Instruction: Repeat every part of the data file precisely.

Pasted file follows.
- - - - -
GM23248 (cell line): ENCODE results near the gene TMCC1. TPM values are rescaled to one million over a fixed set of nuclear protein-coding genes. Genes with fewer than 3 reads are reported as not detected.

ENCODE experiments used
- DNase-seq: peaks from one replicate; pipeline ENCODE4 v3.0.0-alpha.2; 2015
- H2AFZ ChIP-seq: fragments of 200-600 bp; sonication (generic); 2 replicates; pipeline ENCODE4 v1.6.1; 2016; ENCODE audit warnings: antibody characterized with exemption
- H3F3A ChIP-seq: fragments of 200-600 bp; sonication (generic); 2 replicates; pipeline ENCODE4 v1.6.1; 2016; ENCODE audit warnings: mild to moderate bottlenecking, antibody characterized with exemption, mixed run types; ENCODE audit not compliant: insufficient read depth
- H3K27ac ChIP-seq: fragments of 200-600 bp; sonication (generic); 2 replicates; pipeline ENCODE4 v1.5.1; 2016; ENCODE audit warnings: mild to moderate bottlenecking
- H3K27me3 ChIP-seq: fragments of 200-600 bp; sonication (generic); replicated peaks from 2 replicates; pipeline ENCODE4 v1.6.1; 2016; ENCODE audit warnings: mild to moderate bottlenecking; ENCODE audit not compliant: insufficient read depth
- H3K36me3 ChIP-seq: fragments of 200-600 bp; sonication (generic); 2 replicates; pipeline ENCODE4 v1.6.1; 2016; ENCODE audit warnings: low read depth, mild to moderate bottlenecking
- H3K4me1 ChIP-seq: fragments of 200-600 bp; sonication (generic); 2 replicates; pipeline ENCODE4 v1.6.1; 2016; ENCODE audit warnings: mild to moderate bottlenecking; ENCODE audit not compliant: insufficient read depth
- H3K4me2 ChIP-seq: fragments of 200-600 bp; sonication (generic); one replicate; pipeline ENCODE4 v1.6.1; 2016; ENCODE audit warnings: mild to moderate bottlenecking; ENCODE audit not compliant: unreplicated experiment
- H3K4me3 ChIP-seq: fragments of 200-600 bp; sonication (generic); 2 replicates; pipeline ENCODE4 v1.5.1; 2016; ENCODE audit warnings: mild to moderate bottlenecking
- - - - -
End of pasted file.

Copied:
GM23248 (cell line): ENCODE results near the gene TMCC1. TPM values are rescaled to one million over a fixed set of nuclear protein-coding genes. Genes with fewer than 3 reads are reported as not detected.

ENCODE experiments used
- DNase-seq: peaks from one replicate; pipeline ENCODE4 v3.0.0-alpha.2; 2015
- H2AFZ ChIP-seq: fragments of 200-600 bp; sonication (generic); 2 replicates; pipeline ENCODE4 v1.6.1; 2016; ENCODE audit warnings: antibody characterized with exemption
- H3F3A ChIP-seq: fragments of 200-600 bp; sonication (generic); 2 replicates; pipeline ENCODE4 v1.6.1; 2016; ENCODE audit warnings: mild to moderate bottlenecking, antibody characterized with exemption, mixed run types; ENCODE audit not compliant: insufficient read depth
- H3K27ac ChIP-seq: fragments of 200-600 bp; sonication (generic); 2 replicates; pipeline ENCODE4 v1.5.1; 2016; ENCODE audit warnings: mild to moderate bottlenecking
- H3K27me3 ChIP-seq: fragments of 200-600 bp; sonication (generic); replicated peaks from 2 replicates; pipeline ENCODE4 v1.6.1; 2016; ENCODE audit warnings: mild to moderate bottlenecking; ENCODE audit not compliant: insufficient read depth
- H3K36me3 ChIP-seq: fragments of 200-600 bp; sonication (generic); 2 replicates; pipeline ENCODE4 v1.6.1; 2016; ENCODE audit warnings: low read depth, mild to moderate bottlenecking
- H3K4me1 ChIP-seq: fragments of 200-600 bp; sonication (generic); 2 replicates; pipeline ENCODE4 v1.6.1; 2016; ENCODE audit warnings: mild to moderate bottlenecking; ENCODE audit not compliant: insufficient read depth
- H3K4me2 ChIP-seq: fragments of 200-600 bp; sonication (generic); one replicate; pipeline ENCODE4 v1.6.1; 2016; ENCODE audit warnings: mild to moderate bottlenecking; ENCODE audit not compliant: unreplicated experiment
- H3K4me3 ChIP-seq: fragments of 200-600 bp; sonication (generic); 2 replicates; pipeline ENCODE4 v1.5.1; 2016; ENCODE audit warnings: mild to moderate bottlenecking